By Catherine Leech, Director, 101 Holidays
In the mid-’90s, the new MD of one of the UK’s luxury tour operators gave a stark and well-publicised warning that service levels in the Caribbean simply didn’t match up to those of the Far East and Indian Ocean – both of which were making (and continue to make) rapid inroads to the Caribbean’s traditional winter sun market from the UK.
Industry leaders in the Caribbean were indignant but he had a point – I’ve been fortunate enough to travel for both business and leisure to all three regions and, overall, I have found that service in the luxury hotels is generally slicker (and faster, if you like it that way) in the Indian Ocean and Far East.
However, there always was and still is one destination which, for me, has service licked in every way – Jamaica. In my opinion, reinforced with knobs on during a recent holiday there, the service in Jamaica’s luxury hotels strikes the perfect balance of professionalism, thoughtfulness and personality.
For hotels in particular, pitching your service levels is a tricky business. One guest’s great service is another’s cringe-making intrusion.
I remember walking up to an extravagant breakfast buffet table in Bali, putting a slice of pineapple on a side plate only to have it whisked from my hand by one of many waiters who took it back to the table – without a word spoken. Great service, some might think, but I felt uncomfortable – and why have a buffet if you feel your guests can’t even manage to carry a small plate…?
Similarly, over dinner in a very famous hotel in Barbados, two waiters watched closely as I drank water and wine (which they irritatingly topped up after every single sip). I was eating a bowl of seafood linguine – in the absence of a bowl for ‘empties’, I struggled to balance the shells around the edge of the bowl, failing miserably. Did the ever-watchful staff think to bring over a receptacle…? Of course not – they hadn’t been trained to do that.
Personally, I would always opt for thoughtful service with personality rather than lots of service with a bow of the head. And that is where I think that Jamaica gets it so right.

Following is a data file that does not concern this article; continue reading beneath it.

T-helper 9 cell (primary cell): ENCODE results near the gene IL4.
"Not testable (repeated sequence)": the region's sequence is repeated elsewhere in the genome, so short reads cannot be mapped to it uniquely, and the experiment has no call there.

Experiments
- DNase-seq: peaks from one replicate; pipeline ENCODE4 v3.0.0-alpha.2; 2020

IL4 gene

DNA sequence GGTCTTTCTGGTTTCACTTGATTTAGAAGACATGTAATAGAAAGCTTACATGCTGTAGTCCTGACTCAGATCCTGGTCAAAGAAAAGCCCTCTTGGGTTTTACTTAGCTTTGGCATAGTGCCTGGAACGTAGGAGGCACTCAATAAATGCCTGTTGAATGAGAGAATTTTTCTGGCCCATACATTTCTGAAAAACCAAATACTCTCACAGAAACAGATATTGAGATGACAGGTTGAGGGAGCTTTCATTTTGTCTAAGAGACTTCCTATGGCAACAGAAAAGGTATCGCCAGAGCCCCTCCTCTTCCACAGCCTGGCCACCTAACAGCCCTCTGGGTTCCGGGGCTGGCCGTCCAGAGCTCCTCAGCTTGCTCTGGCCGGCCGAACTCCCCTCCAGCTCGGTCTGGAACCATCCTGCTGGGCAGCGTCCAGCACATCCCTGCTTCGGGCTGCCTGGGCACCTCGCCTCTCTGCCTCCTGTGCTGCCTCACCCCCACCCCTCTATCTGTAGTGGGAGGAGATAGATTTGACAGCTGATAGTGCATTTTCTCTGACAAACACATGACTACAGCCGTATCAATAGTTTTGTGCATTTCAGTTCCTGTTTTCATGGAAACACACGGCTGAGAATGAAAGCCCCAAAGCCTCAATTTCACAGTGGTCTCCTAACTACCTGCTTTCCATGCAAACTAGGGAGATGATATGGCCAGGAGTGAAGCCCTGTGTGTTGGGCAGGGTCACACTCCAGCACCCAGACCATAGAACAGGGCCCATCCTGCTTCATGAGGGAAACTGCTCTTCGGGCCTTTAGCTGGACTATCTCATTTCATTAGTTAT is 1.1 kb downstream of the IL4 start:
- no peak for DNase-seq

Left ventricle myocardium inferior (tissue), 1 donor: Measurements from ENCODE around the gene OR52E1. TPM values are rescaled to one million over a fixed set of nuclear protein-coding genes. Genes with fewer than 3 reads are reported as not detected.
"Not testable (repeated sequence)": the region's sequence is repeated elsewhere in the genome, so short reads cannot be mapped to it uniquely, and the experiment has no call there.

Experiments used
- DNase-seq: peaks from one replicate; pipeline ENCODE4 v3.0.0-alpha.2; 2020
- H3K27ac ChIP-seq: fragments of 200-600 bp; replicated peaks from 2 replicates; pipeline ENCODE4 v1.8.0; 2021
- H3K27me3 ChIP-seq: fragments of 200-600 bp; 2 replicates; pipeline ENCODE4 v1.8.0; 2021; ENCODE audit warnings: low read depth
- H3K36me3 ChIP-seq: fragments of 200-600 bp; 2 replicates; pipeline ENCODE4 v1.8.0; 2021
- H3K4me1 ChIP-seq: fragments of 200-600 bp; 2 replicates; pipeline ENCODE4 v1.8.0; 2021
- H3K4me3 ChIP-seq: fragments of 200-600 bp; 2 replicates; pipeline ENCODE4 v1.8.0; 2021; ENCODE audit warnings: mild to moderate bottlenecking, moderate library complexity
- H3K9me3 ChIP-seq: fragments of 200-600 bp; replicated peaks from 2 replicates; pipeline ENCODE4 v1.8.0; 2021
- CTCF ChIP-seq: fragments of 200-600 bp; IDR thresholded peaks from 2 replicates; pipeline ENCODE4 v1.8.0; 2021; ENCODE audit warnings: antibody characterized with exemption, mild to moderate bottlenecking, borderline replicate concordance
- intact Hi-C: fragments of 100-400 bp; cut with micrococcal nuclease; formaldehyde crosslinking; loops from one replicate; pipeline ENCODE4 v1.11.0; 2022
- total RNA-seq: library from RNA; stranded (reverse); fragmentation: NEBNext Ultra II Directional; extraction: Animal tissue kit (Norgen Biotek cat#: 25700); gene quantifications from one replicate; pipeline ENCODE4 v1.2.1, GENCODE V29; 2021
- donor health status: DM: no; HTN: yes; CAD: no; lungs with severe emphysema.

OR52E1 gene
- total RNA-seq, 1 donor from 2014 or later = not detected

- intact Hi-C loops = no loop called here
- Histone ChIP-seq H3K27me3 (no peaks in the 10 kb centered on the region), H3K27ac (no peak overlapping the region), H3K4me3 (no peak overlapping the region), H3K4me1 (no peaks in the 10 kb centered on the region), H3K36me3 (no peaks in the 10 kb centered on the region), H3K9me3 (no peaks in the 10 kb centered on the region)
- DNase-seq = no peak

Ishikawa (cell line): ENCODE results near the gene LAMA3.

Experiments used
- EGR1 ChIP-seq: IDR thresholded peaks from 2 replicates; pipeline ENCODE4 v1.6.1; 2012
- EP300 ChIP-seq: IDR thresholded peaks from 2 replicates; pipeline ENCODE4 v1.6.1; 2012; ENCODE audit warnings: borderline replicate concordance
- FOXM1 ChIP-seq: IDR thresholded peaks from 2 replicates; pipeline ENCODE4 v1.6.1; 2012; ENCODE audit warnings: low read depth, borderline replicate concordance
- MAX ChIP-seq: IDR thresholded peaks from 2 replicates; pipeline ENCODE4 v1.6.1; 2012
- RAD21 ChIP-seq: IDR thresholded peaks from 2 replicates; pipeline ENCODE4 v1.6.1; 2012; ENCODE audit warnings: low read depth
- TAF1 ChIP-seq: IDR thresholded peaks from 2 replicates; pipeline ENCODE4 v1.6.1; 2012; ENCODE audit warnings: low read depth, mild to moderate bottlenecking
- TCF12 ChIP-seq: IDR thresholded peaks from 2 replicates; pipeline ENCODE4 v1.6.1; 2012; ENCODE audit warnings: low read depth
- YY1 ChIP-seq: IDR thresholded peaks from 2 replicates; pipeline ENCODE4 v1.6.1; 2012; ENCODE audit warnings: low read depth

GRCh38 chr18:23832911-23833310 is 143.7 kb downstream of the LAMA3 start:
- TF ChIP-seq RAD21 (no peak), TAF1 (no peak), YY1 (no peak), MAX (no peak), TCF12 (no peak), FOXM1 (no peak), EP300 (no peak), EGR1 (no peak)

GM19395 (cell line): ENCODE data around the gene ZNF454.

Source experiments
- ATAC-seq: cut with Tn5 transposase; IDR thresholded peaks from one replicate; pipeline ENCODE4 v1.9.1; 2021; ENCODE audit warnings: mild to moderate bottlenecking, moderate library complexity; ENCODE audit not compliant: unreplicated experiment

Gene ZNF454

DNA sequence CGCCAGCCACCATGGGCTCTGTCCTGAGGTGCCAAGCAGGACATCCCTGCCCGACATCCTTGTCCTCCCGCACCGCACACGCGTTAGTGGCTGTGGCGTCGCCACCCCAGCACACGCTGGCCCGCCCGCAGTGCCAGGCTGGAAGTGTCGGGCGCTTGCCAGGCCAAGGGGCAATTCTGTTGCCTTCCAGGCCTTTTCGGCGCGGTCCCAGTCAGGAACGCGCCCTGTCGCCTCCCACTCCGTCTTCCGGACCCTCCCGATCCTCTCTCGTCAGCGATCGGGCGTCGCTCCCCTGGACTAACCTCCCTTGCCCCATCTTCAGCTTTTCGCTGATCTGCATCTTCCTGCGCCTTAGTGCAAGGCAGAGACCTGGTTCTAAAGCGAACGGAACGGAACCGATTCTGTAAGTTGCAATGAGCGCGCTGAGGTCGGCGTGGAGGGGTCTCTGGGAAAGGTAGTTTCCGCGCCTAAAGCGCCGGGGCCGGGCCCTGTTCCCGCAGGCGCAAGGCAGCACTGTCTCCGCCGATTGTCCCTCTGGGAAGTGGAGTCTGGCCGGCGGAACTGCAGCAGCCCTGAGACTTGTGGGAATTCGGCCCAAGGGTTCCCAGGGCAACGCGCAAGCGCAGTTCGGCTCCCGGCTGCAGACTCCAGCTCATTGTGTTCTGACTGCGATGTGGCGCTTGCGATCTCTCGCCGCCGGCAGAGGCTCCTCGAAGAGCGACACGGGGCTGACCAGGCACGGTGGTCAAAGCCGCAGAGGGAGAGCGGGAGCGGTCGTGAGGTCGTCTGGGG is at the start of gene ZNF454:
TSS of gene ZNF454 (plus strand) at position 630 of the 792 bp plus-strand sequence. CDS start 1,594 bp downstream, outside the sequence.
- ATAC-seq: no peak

The very grand Grand Hotel on Mackinac Island, Illinois, has hosted five million+ guests, including five US Presidents, since it opened in 1887. I stayed there for a business meeting in the early ’90s and was gobsmacked to walk in to the restaurant to be greeted by a phalanx of white-gloved, uniformed Jamaican staff. It felt ludicrously formal and my Caymanian colleagues and I were amazed, even embarrassed. We chatted to some of them and were invited to join them at one of their church services and later enjoyed jerk pork and rice’n’peas in one of their temporary homes.
It was a magical experience but my point is that this summer-only hotel, whose reputation relied on the very best service, flew out their key staff from Jamaica each summer (at that time, most of the Caribbean’s luxury resorts closed in the summer). Kudos, Jamaica.
My recent holiday was split between Round Hill, near Montego Bay, and Jamaica Inn in Ocho Rios. Both hotels have been operating for 50+ years and both have long-serving staff, some of whom have been there virtually since day one.
Take Teddy (pictured at the top of the article and creator of possibly the world’s best Planter’s Punch!) – with 54 years’ service at Jamaica Inn’s Beach Bar, I watched him work alongside colleagues in their early 20s with genuine and infectious pride and joy. It was the same in every department in both hotels.
What’s more, all the management and staff in these hotels are Jamaican – the only sort-of exception is the Austrian-born MD of Round Hill, the highly respected Josef Forstmayr, but he is a proud Jamaican citizen and the General Managers in both properties are Jamaican. That is an achievement for which Jamaica and the hotels should be enormously proud. It’s not only good for local employment and personal career development, but I think it’s also great for the guests – isn’t it so much more interesting to interact with staff who live, work and take pride in their own country, your temporary home from home….?
I really appreciated the young man at Round Hill who was raking the beach at 6am and ran across with a cheerful smile and towel for me as I stepped out of the sea after a very early morning dip – it wasn’t his job and it certainly wasn’t expected. Each early morning thereafter, I found a fresh towel on the sun bed I had used that first day – how thoughtful.
I was never even vaguely nudged for a tip by anyone in either hotel.
Working in the hospitality industry is something which Jamaicans view with pride – that’s certainly not always the case in the Caribbean and it’s not even worth mentioning the UK where it is all too often looked down upon.
What floats your boat or gets your goat when it comes to service in hotels…..?